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Ocean temperatures near the poles are typically ____ than near the equator, but currents can change this.
After most fresh water starts as rain or snow, then what does it become:
groundwater, rivers, lakes, or ice
Describe some characteristics of groundwater
keeps sinking until it reaches an aquifer
water table changes during the year
well water comes from aquifers
What are the steps for treating water?
water is pumped to treatment plant
Chemicals are added to attract dirt
Water passes through a filter
Helpful chemicals are added
Water is pumped to a water tower
Water flows through a pump to the community
Steps for hail
strong winds blow raindrops upward into the freezing air of a cloud
a small piece of ice is created
the ice continues to be blown upward until it is too heavy for the wind
Falls to the ground
Describe Cirrus clouds.
High altitude clouds form more than 6,000 m above the ground. Cirrus clouds are high altitude clouds that are thin, wispy, and white.
Describe Thunderhead clouds.
Clouds that grow vertically have rising air inside them. The bases of these clouds may be as low as 1,000m above the ground. The rising air may push the tops of these clouds higher than 12,000 m up. Vertical clouds are sometimes called thunderheads because they often cause thunderstorms.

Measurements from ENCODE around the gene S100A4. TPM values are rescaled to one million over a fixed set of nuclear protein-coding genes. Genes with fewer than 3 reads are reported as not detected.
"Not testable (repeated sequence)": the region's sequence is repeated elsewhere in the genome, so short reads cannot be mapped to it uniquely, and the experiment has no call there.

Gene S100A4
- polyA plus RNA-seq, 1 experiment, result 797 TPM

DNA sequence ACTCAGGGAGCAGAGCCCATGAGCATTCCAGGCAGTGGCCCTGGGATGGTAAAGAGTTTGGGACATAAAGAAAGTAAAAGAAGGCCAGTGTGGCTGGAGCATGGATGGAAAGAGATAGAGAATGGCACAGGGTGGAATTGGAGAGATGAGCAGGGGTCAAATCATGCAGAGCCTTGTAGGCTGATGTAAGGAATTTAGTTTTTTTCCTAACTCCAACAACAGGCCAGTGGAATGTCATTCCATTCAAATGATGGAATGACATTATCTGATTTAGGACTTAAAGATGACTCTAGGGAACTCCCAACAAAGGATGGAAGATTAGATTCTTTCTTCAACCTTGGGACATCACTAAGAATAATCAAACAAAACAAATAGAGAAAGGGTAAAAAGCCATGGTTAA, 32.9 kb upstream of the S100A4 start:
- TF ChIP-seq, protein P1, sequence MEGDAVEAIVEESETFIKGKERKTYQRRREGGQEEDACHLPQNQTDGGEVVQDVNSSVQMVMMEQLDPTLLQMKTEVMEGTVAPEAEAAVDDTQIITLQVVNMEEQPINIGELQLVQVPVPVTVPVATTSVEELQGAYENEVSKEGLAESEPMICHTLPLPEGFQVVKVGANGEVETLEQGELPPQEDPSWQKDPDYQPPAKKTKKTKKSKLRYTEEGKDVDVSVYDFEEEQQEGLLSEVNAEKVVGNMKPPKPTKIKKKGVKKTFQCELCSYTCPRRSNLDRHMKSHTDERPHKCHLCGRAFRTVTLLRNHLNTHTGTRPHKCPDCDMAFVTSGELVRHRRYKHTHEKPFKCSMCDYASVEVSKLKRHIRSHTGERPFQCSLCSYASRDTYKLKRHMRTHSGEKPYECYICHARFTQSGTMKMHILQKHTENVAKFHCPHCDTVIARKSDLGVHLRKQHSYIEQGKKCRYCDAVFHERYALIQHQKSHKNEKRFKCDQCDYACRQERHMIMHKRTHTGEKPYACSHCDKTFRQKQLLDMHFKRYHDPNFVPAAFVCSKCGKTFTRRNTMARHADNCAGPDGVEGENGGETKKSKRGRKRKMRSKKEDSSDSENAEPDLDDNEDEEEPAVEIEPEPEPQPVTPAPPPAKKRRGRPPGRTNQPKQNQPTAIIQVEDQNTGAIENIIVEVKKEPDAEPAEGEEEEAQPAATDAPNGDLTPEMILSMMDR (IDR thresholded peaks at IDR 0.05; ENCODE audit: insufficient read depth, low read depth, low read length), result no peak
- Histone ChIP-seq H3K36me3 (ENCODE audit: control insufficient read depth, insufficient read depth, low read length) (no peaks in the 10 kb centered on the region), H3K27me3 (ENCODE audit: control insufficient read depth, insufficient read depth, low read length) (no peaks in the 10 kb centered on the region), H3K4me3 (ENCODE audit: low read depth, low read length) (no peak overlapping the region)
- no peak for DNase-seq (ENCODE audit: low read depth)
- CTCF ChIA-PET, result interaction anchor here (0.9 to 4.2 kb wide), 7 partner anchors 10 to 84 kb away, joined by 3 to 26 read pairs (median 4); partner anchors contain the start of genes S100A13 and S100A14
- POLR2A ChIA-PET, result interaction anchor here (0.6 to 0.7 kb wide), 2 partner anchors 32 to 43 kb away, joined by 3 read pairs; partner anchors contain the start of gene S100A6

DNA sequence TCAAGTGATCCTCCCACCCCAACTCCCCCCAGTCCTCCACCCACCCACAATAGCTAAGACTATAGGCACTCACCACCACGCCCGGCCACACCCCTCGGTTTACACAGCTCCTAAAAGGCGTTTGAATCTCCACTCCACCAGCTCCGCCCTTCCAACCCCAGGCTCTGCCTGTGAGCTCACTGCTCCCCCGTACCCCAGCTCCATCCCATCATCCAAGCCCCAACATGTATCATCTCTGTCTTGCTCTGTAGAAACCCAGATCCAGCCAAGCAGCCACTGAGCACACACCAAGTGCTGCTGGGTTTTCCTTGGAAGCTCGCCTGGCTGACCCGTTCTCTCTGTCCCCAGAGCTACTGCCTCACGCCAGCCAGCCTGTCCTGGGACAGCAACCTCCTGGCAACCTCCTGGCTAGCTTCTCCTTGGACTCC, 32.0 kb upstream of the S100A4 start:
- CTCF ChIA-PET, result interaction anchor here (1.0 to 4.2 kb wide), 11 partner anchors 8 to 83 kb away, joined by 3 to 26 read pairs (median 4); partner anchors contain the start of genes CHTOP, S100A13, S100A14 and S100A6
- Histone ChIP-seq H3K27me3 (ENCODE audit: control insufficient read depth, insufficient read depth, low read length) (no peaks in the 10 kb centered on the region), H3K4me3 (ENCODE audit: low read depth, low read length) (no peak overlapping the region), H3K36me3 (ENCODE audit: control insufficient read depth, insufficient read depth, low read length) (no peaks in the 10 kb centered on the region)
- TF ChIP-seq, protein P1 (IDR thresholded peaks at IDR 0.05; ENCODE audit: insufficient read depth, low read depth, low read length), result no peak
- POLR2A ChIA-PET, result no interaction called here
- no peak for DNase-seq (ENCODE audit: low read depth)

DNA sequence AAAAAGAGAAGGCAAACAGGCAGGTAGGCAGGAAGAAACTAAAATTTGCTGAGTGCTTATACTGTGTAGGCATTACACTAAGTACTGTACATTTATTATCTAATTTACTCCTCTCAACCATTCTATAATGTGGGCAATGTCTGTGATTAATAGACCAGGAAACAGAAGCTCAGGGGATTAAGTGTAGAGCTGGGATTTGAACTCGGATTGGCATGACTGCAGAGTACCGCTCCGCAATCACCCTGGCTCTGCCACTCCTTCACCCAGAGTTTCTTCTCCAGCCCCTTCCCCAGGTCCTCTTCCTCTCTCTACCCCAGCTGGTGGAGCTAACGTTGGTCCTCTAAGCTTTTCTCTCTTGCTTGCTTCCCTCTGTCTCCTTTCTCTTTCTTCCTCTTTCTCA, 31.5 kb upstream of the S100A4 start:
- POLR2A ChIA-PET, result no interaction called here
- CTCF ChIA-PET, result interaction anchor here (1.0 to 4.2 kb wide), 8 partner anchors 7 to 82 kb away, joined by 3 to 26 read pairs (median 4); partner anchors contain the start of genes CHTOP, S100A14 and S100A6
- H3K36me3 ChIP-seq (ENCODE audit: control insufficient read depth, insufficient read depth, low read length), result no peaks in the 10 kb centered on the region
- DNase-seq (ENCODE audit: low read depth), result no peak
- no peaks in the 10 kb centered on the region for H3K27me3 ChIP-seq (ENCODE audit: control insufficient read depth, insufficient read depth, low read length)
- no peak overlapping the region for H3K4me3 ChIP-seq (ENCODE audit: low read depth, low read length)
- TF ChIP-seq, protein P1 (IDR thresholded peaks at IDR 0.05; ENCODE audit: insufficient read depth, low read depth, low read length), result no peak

Describe Altocumulus clouds.
The bases of mid-altitude clouds are between 2,000m and 7,000m above the ground. Altocumulus clouds are mid-altitude clouds that look like small, puffy balls. The bottoms of the clouds can look dark because sunlight may not reach them. The sides of the clouds are white because sunlight is reflecting off them.
Describe Stratus clouds.
Low altitude clouds are often seen less than 2,000m above the ground. Stratus clouds are low altitude clouds that cover the whole sky. They look dark because little sunlight gets through the layer of clouds.
Fog is a cloud at ground level. It can form in several ways. One kind of fog can form on clear, cool nights with no wind. Air near the ground cools. If the air cools enough, water vapor condenses into tiny droplets and forms a cloud at or near the ground. As more droplets form and get larger, the fog appears thicker.
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